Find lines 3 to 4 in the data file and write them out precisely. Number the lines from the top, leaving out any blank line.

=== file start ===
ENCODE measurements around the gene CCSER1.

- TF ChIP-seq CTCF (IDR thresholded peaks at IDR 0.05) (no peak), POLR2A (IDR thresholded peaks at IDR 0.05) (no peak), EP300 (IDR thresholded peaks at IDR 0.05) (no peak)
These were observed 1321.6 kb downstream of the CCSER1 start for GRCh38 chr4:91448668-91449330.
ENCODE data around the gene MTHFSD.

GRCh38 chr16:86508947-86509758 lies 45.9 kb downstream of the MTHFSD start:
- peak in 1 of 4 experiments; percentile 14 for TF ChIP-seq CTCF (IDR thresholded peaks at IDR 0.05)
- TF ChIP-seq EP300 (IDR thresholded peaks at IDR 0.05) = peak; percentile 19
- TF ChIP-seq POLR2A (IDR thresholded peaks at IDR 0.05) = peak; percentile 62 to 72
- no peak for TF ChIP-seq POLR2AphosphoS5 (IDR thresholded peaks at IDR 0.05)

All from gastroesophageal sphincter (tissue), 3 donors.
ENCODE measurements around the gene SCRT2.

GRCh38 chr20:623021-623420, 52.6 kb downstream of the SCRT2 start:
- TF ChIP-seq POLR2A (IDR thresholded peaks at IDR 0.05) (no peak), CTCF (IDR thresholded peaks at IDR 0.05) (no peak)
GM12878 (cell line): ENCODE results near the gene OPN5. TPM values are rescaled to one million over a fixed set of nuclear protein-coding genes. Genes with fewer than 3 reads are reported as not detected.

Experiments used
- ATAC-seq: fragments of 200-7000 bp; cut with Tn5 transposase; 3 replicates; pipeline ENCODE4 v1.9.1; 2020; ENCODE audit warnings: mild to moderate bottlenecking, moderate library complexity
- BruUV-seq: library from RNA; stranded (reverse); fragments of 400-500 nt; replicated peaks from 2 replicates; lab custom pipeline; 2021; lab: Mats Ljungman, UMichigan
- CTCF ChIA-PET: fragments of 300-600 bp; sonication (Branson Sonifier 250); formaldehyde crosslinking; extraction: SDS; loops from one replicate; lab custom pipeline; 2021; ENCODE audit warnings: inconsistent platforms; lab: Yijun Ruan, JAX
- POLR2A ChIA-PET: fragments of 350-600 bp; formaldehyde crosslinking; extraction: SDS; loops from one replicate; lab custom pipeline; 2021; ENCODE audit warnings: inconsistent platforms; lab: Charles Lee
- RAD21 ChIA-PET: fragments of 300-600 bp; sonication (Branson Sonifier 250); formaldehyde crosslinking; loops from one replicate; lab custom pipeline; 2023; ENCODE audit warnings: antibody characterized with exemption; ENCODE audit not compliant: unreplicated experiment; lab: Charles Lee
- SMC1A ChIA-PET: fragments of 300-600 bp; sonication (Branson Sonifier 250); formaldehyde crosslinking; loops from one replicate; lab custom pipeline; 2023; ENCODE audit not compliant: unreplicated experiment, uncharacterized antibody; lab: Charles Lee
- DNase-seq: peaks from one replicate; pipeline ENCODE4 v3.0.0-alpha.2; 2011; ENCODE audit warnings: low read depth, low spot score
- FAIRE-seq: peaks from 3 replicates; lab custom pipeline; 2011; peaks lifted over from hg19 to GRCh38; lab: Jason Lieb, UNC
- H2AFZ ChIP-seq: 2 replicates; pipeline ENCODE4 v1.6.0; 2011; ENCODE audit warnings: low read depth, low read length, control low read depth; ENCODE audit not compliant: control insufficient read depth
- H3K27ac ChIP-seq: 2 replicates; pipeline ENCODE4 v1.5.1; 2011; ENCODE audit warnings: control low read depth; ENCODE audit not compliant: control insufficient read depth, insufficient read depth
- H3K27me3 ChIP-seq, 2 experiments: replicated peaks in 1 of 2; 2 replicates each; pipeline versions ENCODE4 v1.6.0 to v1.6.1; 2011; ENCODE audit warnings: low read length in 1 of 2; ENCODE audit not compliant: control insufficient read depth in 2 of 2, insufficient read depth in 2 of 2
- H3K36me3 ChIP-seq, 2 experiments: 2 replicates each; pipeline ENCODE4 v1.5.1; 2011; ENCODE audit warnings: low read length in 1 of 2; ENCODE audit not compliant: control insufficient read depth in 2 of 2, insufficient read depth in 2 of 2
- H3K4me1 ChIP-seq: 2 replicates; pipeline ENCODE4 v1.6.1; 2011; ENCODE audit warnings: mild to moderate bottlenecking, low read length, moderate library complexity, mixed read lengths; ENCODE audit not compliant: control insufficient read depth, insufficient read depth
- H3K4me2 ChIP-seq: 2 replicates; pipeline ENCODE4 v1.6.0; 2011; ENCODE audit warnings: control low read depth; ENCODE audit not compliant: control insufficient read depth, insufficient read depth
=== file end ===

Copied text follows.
These were observed 1321.6 kb downstream of the CCSER1 start for GRCh38 chr4:91448668-91449330.
ENCODE data around the gene MTHFSD.